For this one should know how to calculate the energy savings from parameters that do not influence thermal efficiency.
For very clear understanding between an increase in steam generation and improvement in efficiency, I have always emphasized that process engineer should be very clear about his options, definitions, & actual process happening due to modification proposed in the name of energy efficiency.
Recall the general efficiency equation of a boiler
(1) Eff = Absorbed Heat / Energy Input
The equation says nothing about the fact that not all adsorbed heat is useful heat. For instance the blow down is certainly “adsorbed” heat but rarely “useful”. In other words the energy in the blow down will be lost to ambient but any change in the blow down rate will not affect the system efficiency.
Equation (1) was converted into another equation
(2) Eff = 1 - Losses / Energy Input
It was shown that equation (1) and equation (2) are equal and should give the same result.
The energy input to the system is in the most simple case the energy of the fuel and the enthalpy of the combustion air. However one may add to the ener0gy input the steam necessary to atomize the fuel, or the electricity needed to power all electric motors of the boiler. In large power plant boilers it is especially important to draw a system boundary and prepare a list of all energy flows that enter and leave the system boundary.
Similarly the sum of losses depends on what we call a loss. Some obvious losses are the energy in the stack gas, the radiation and convection loss, and the refuse loss. However blow down is not considered a loss and therefore excluded from the sum. In fact the norms state no blow down is allowed during efficiency testing.
Using the efficiency simulator one will notice that system efficiency does not change at all if the following parameters are changed
• The steam pressure
• The steam temperature
• The blow down fraction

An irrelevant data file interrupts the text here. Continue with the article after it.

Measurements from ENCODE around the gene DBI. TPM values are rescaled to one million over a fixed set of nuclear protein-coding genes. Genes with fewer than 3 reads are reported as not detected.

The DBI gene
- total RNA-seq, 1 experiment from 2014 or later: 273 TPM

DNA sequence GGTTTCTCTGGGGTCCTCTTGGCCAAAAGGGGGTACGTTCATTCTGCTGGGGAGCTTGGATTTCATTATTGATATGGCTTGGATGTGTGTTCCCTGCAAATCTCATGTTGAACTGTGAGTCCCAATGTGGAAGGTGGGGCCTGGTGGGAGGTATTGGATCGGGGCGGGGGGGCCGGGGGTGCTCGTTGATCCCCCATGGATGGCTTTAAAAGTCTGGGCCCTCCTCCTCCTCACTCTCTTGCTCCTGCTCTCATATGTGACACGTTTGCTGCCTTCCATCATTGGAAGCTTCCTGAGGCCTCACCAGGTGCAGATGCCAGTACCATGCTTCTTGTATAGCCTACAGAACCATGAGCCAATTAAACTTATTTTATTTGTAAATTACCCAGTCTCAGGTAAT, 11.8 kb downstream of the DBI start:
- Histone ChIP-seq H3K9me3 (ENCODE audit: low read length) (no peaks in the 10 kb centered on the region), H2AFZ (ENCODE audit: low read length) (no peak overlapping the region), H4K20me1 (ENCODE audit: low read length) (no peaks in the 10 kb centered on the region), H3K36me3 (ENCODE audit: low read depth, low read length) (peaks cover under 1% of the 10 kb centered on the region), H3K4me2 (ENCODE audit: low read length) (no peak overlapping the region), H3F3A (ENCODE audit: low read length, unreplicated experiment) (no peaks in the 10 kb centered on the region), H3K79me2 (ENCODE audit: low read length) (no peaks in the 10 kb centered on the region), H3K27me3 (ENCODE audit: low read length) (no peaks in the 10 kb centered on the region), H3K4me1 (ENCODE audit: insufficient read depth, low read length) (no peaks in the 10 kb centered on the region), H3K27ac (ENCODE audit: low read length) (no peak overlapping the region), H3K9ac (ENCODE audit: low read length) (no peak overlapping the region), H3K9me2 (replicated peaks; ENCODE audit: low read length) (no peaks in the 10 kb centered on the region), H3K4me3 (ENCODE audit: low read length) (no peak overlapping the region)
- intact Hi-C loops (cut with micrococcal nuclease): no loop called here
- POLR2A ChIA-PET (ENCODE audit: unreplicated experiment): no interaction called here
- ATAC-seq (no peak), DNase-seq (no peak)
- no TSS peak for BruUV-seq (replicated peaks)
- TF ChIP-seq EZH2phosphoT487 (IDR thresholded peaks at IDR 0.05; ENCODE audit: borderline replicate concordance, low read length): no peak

• The percentage of condensate return
• The condensate return temperature
The above parameters do not enter equation (2) and consequently the system efficiency will not change.
Nevertheless lowering the steam pressure or temperature or increasing the condensate return and temperature will certainly save fuel. There is absolutely nothing wrong with the definition of efficiency except the fact that we may save fuel by not changing the system efficiency at all.
Whenever Ps , Ts, xBD, xcon,Tcon, change the steam output changes as well, but the efficiency stays the same. Consequently we cannot calculate the fuel savings by the equation
(3) Fuel Saving % = ( Eff new - Eff old ) / Eff new
Another peculiarity are the savings one may achieve by preheating the air or the feedwater. The efficiency definition does not provide for entering the temperature of preheated air or feedwater, because preheating devices such as an economizer and air preheater are inside the system boundary. In other words preheating of the combustion air and the feedwater is taken into account through lowering the stack gas temperature.
So basically, the major purpose of writing it to again clarify that fuel saving does not necessarily mean the increase in efficiency. Currently I have worked an oil water emulsion technique which makes nano particle mix of fuel saving 3-5% fuel but there is no change in the efficiency of the system as none of the boiler parameter is changing. This makes saving just by using water as fuel.
So be Careful.
This Article is reproduced from the paper of GTZ from BEE India website.